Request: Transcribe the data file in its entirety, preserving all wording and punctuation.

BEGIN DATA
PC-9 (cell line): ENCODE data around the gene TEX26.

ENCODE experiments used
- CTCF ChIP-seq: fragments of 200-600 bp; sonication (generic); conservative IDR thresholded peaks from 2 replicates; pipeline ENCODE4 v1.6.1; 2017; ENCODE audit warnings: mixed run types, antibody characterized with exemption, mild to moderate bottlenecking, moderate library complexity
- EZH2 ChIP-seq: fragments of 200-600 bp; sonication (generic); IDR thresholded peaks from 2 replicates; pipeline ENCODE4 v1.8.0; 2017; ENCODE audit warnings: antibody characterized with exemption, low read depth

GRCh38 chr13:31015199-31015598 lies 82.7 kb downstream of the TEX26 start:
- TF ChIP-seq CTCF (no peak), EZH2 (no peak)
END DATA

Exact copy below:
PC-9 (cell line): ENCODE data around the gene TEX26.

ENCODE experiments used
- CTCF ChIP-seq: fragments of 200-600 bp; sonication (generic); conservative IDR thresholded peaks from 2 replicates; pipeline ENCODE4 v1.6.1; 2017; ENCODE audit warnings: mixed run types, antibody characterized with exemption, mild to moderate bottlenecking, moderate library complexity
- EZH2 ChIP-seq: fragments of 200-600 bp; sonication (generic); IDR thresholded peaks from 2 replicates; pipeline ENCODE4 v1.8.0; 2017; ENCODE audit warnings: antibody characterized with exemption, low read depth

GRCh38 chr13:31015199-31015598 lies 82.7 kb downstream of the TEX26 start:
- TF ChIP-seq CTCF (no peak), EZH2 (no peak)